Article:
Historic Roof Restoration
Historic Roof Restoration & Repair
Do you have a historic roof in need of repair?
If so, you may have a unique roof that requires care and attention to detail. Pfister Roofing has 25+ years experience with historic roof repair including slate, tile and steeples. We take pride in the number of religious and official buildings we have worked on – take a look at our Church References and the roof we put on Grant’s Tomb!
Pfister has been approved for historic restoration by the State of New Jersey Division of Building and Construction.
Roof Restoration of Historic Buildings
Historic roof restoration requires the knowledge and understanding of each of the building components involved in an historical building. Traditionally, knowledge means that the building is over 50 years or more in most cases the structure is made from sand stone wood beams as well as wood planking tongue and groove consisting of 1½” – 2½ “ in thickness to which the roof material is then secured.
Materials used on historical buildings can be i.e. copper, zinc, stainless steel, lead coated sheets and/or man made clay or concrete tiles as well as manmade and natural slate varying in thickness and color.
Failing or a leaking roof on a historical building can be caused by many influences the most prominent is age, rain, sunlight and wind as well as constant expansion and contraction caused by temperature swings which cause slate and tile material to become brittle and thereby losing their overall physical integrity.
Unfortunately repairs to such failures have not been made by qualified roofers who do not understand such damage and/or use roofing glue, corks or cement to make the needed correction solving a short term problem but also delaying the need for a qualified repair which must be done in order to prevent damage to the substructure.
What are the current steps to take to address repairs to historical buildings?
- A good approach is to surgically take a section of the ailing roof apart step by step to determine the cause of failure. For instance in most cases tiles and slate will crumble during this process of removal metal roofs will tear and weaken due to the fact that they have lost their strength by water which washes away the thickness of most metal roofs through corrosion, expansion and contraction.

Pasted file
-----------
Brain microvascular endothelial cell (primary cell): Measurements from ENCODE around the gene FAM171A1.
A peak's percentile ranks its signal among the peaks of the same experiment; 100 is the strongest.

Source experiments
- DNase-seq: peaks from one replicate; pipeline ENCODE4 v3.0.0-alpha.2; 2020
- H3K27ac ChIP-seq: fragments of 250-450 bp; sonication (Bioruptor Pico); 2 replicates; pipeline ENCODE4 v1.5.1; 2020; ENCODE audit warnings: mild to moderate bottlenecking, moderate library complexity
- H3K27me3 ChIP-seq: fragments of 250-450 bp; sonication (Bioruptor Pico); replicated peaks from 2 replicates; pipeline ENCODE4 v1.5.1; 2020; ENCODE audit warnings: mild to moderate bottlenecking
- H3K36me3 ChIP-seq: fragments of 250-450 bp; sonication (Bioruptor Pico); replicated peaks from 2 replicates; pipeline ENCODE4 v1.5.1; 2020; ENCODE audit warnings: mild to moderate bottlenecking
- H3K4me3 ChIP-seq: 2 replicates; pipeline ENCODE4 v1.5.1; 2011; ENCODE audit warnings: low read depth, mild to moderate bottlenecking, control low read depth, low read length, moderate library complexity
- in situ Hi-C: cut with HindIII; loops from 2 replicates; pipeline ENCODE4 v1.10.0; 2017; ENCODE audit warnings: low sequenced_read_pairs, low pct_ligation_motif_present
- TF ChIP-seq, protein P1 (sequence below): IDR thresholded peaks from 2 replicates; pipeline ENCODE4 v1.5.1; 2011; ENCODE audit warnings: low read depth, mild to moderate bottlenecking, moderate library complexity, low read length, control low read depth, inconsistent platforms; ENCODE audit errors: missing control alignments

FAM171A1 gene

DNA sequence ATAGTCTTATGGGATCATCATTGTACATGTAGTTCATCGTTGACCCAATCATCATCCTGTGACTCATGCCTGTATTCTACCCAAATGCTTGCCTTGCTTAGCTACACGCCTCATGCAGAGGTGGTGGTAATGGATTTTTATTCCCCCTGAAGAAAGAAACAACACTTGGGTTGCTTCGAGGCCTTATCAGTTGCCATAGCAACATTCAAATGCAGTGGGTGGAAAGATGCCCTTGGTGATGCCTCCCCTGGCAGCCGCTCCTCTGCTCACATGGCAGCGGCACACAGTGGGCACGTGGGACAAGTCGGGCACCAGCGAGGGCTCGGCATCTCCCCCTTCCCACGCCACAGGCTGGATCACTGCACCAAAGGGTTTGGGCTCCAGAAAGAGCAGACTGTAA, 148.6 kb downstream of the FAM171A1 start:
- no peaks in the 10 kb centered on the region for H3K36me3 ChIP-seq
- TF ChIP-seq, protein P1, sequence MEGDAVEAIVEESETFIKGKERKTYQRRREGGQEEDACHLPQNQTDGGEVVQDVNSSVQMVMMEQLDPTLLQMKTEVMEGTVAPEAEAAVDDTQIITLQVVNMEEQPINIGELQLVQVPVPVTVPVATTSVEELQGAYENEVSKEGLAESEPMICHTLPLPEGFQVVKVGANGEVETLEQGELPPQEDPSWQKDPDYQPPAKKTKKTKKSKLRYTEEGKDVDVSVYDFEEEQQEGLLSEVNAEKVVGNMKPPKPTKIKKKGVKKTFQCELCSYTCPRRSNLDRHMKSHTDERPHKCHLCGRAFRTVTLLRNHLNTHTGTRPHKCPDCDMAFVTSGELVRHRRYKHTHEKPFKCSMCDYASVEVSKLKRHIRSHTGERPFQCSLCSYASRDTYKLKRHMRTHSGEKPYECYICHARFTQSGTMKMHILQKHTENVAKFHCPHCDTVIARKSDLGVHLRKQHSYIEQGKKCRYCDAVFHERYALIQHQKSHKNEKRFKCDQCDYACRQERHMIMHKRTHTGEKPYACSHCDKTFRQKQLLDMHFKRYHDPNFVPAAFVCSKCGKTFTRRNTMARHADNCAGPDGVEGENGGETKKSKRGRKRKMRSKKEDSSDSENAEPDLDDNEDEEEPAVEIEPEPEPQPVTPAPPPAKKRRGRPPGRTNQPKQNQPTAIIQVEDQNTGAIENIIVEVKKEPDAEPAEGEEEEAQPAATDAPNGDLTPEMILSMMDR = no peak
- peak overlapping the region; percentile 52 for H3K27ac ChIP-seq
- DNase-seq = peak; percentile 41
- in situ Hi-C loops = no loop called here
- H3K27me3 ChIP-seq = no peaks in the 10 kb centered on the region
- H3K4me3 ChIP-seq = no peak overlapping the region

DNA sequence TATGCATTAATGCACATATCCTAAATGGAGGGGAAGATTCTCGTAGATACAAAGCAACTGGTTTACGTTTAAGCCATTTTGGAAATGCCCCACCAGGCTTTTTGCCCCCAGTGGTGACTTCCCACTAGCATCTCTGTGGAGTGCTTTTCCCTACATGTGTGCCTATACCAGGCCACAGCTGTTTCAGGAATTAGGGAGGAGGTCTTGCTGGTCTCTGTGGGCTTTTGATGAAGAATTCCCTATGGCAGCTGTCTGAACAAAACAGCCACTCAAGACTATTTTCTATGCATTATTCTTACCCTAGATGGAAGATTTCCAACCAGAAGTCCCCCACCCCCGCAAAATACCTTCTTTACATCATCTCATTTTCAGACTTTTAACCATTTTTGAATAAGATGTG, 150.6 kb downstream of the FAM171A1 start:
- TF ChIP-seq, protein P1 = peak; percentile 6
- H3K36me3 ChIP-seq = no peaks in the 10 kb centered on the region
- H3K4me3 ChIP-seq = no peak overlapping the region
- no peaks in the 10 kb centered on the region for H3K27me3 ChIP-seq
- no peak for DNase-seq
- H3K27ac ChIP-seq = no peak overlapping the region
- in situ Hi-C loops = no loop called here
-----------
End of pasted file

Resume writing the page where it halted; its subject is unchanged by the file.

- All in all understanding the weaknesses and self induced damage of a failing roof due to weather will allow the contractor to implement a proper roof repair and/or replacement.
- Failure to analyze properly in advance will in all certainty bring about faulty repairs which will increase the likelihood of more damage done to the structure over time.
Therefore after a thorough inspection as outlined above and with the help of a qualified Architect a restoration program can be developed. Most failures in historical buildings occur in valleys. Roof penetrations such as dormers, chimneys, vent pipes and ventilators as well as elevation changes and ridges.
What Makes A Property Historic?
Age: A property must be “old enough” to be considered historic. Generally speaking, this means that a property must be at least 50 years old, although this is just a general rule of thumb.
Integrity: In addition to having sufficient age, a property must retain its historic physical integrity. For a building, structure, landscape feature, historic district, this means the property must be relatively unchanged. Its essential character-defining features relative to its significance must still be present.
Significance: Finally, and most importantly, a property must be significant to be considered historic. Significance is defined in three ways: (1) through direct association with individuals, events, activities, or developments that shaped our history or that reflect important aspects of our history; (2) by embodying the distinctive physical and spatial characteristics of an architectural style or type of building.
How Do We Decide what’s Historic?
National Register of Historic Places: One of the most important ways in which we determine which properties are historic and which are not is through the National Register of Historic Places. Since its creation by an act of Congress in 1966, the National Register has been one of the foundations of historic preservation across the country.
Other Historic Property Factors.
Documenting what role the property played in our history and ascertaining what it might tell us about the past, defining features of its building type or architectural style. Formal studies called “historic contexts” prepared according to National Park Service standards.